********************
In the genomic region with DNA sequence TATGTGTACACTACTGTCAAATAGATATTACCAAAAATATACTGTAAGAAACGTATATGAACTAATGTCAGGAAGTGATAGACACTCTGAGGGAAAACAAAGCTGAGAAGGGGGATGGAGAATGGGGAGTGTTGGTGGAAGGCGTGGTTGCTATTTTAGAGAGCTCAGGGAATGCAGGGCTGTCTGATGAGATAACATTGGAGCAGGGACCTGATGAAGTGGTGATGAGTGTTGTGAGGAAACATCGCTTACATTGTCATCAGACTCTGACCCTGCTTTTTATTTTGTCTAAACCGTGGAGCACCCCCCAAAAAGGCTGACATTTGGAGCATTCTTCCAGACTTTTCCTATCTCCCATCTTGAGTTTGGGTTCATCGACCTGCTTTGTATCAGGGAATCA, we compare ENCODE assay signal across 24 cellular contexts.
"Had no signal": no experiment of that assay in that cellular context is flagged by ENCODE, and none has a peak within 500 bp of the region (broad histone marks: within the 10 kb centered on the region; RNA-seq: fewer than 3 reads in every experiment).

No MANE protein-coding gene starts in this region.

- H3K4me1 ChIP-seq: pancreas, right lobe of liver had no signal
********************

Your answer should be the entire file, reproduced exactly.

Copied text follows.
In the genomic region with DNA sequence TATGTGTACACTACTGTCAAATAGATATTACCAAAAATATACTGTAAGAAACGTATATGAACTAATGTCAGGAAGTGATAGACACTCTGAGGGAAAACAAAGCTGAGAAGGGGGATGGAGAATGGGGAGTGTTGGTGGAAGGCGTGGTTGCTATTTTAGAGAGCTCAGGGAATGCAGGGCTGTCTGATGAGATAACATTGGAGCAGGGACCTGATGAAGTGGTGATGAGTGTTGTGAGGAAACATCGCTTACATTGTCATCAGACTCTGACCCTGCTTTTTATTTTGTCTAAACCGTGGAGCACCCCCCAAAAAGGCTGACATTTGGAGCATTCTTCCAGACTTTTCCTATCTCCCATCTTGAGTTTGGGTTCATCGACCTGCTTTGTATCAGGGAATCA, we compare ENCODE assay signal across 24 cellular contexts.
"Had no signal": no experiment of that assay in that cellular context is flagged by ENCODE, and none has a peak within 500 bp of the region (broad histone marks: within the 10 kb centered on the region; RNA-seq: fewer than 3 reads in every experiment).

No MANE protein-coding gene starts in this region.

- H3K4me1 ChIP-seq: pancreas, right lobe of liver had no signal